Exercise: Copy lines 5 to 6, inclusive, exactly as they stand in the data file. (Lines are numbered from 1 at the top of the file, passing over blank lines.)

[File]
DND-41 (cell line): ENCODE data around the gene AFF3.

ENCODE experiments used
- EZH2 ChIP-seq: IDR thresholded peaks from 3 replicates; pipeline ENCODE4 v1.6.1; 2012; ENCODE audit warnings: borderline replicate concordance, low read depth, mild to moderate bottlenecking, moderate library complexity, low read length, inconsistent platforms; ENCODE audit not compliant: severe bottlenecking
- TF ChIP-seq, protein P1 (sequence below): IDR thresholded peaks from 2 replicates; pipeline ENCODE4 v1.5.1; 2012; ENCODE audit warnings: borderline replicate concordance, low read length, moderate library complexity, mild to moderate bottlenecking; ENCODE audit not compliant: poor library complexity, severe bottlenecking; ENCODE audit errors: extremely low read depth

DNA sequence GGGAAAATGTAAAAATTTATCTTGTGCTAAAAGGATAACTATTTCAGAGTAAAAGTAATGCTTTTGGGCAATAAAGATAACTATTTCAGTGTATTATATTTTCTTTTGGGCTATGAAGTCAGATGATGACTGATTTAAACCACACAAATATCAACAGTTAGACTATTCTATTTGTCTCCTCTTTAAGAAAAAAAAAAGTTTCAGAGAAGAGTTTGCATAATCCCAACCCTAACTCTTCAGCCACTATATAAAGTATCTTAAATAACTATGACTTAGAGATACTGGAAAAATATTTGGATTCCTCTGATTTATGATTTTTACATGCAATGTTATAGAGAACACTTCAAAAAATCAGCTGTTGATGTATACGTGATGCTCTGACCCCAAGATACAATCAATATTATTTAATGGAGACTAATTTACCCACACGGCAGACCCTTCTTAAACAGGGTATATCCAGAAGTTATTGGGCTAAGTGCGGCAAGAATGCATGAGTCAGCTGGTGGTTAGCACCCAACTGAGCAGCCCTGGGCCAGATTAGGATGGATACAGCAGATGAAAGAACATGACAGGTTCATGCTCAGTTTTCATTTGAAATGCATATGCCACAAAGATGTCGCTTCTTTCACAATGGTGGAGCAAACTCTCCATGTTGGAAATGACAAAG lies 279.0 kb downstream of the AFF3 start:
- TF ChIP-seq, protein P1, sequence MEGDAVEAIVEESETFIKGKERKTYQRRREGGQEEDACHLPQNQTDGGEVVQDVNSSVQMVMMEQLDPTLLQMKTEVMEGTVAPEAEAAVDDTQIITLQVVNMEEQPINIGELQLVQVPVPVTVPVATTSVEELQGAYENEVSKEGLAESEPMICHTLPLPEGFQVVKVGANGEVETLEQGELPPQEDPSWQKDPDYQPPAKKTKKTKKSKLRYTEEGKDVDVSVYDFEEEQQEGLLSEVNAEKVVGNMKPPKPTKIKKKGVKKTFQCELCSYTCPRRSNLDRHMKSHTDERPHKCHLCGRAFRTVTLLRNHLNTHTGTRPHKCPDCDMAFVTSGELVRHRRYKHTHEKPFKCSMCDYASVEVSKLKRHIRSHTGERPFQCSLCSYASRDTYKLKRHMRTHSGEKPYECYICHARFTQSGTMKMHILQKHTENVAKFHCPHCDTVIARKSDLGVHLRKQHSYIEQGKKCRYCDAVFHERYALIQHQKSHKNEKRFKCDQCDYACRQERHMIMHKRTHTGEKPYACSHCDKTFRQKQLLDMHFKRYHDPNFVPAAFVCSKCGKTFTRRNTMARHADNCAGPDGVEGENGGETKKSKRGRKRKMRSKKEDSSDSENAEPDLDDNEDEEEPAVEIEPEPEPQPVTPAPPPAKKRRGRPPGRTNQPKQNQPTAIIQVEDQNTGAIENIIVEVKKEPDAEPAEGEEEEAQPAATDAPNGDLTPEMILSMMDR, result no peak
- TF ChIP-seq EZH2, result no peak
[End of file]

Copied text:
DNA sequence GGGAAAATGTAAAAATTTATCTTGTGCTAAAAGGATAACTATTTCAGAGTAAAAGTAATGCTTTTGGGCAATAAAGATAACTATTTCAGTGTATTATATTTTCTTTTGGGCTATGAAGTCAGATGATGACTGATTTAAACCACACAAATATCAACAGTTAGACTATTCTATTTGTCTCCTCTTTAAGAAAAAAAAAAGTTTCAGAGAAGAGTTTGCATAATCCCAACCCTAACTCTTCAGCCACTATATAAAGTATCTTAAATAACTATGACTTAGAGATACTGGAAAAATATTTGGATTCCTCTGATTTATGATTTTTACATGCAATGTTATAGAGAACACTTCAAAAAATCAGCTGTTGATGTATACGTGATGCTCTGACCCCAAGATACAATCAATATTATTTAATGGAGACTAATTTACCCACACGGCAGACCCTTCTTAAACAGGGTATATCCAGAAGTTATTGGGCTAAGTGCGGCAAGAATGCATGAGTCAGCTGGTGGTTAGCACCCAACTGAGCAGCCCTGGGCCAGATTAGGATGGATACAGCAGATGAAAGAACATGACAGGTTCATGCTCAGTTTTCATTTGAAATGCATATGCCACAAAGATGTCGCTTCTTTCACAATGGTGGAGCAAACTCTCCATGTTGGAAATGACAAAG lies 279.0 kb downstream of the AFF3 start:
- TF ChIP-seq, protein P1, sequence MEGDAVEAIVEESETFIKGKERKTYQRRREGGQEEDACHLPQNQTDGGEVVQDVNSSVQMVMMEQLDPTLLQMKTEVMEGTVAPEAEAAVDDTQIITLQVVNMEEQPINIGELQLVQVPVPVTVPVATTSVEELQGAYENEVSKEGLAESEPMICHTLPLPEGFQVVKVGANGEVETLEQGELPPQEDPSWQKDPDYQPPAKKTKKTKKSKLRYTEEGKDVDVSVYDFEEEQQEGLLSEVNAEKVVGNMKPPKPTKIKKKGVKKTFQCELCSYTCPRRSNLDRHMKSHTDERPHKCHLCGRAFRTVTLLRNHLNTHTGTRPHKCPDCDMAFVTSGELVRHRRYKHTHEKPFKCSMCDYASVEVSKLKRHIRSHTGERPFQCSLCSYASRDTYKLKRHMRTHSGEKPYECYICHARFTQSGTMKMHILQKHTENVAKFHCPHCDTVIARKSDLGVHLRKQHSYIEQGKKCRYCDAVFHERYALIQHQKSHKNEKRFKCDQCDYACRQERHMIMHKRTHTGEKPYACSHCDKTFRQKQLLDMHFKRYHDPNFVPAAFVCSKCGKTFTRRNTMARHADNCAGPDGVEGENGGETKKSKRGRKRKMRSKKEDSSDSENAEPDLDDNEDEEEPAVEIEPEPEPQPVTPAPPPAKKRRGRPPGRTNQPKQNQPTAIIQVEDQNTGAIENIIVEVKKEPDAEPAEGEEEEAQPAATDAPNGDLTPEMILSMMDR, result no peak